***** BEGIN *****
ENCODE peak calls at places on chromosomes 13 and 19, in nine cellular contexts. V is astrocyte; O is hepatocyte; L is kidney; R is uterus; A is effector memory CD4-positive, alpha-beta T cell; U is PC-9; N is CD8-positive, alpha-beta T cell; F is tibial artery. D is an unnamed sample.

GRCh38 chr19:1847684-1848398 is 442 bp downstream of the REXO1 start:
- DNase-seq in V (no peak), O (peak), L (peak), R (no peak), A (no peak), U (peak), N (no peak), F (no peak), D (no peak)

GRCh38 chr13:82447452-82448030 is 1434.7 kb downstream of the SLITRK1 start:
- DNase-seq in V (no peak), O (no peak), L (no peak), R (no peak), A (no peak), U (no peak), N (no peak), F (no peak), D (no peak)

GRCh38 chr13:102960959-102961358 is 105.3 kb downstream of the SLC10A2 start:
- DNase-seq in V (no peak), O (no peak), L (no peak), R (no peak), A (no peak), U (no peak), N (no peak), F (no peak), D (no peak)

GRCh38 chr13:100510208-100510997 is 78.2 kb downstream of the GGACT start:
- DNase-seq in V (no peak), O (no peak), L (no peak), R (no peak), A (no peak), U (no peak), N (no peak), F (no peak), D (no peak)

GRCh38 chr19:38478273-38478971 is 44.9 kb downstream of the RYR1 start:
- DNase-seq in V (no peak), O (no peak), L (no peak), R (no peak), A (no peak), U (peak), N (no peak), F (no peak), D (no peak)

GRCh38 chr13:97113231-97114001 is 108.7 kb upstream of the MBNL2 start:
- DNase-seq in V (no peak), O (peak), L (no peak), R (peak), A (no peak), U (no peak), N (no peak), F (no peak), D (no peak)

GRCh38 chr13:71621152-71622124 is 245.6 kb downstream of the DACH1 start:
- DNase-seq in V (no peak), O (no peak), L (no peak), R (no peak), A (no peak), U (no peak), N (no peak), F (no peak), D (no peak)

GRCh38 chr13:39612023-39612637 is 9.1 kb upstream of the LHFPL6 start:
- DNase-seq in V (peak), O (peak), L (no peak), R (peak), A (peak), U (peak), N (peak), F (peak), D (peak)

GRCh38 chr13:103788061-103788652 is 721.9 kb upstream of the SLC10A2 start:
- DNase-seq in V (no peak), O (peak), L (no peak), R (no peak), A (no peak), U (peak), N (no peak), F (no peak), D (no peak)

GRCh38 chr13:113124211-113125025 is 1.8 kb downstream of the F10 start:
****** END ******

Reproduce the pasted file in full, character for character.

ENCODE peak calls at places on chromosomes 13 and 19, in nine cellular contexts. V is astrocyte; O is hepatocyte; L is kidney; R is uterus; A is effector memory CD4-positive, alpha-beta T cell; U is PC-9; N is CD8-positive, alpha-beta T cell; F is tibial artery. D is an unnamed sample.

GRCh38 chr19:1847684-1848398 is 442 bp downstream of the REXO1 start:
- DNase-seq in V (no peak), O (peak), L (peak), R (no peak), A (no peak), U (peak), N (no peak), F (no peak), D (no peak)

GRCh38 chr13:82447452-82448030 is 1434.7 kb downstream of the SLITRK1 start:
- DNase-seq in V (no peak), O (no peak), L (no peak), R (no peak), A (no peak), U (no peak), N (no peak), F (no peak), D (no peak)

GRCh38 chr13:102960959-102961358 is 105.3 kb downstream of the SLC10A2 start:
- DNase-seq in V (no peak), O (no peak), L (no peak), R (no peak), A (no peak), U (no peak), N (no peak), F (no peak), D (no peak)

GRCh38 chr13:100510208-100510997 is 78.2 kb downstream of the GGACT start:
- DNase-seq in V (no peak), O (no peak), L (no peak), R (no peak), A (no peak), U (no peak), N (no peak), F (no peak), D (no peak)

GRCh38 chr19:38478273-38478971 is 44.9 kb downstream of the RYR1 start:
- DNase-seq in V (no peak), O (no peak), L (no peak), R (no peak), A (no peak), U (peak), N (no peak), F (no peak), D (no peak)

GRCh38 chr13:97113231-97114001 is 108.7 kb upstream of the MBNL2 start:
- DNase-seq in V (no peak), O (peak), L (no peak), R (peak), A (no peak), U (no peak), N (no peak), F (no peak), D (no peak)

GRCh38 chr13:71621152-71622124 is 245.6 kb downstream of the DACH1 start:
- DNase-seq in V (no peak), O (no peak), L (no peak), R (no peak), A (no peak), U (no peak), N (no peak), F (no peak), D (no peak)

GRCh38 chr13:39612023-39612637 is 9.1 kb upstream of the LHFPL6 start:
- DNase-seq in V (peak), O (peak), L (no peak), R (peak), A (peak), U (peak), N (peak), F (peak), D (peak)

GRCh38 chr13:103788061-103788652 is 721.9 kb upstream of the SLC10A2 start:
- DNase-seq in V (no peak), O (peak), L (no peak), R (no peak), A (no peak), U (peak), N (no peak), F (no peak), D (no peak)

GRCh38 chr13:113124211-113125025 is 1.8 kb downstream of the F10 start: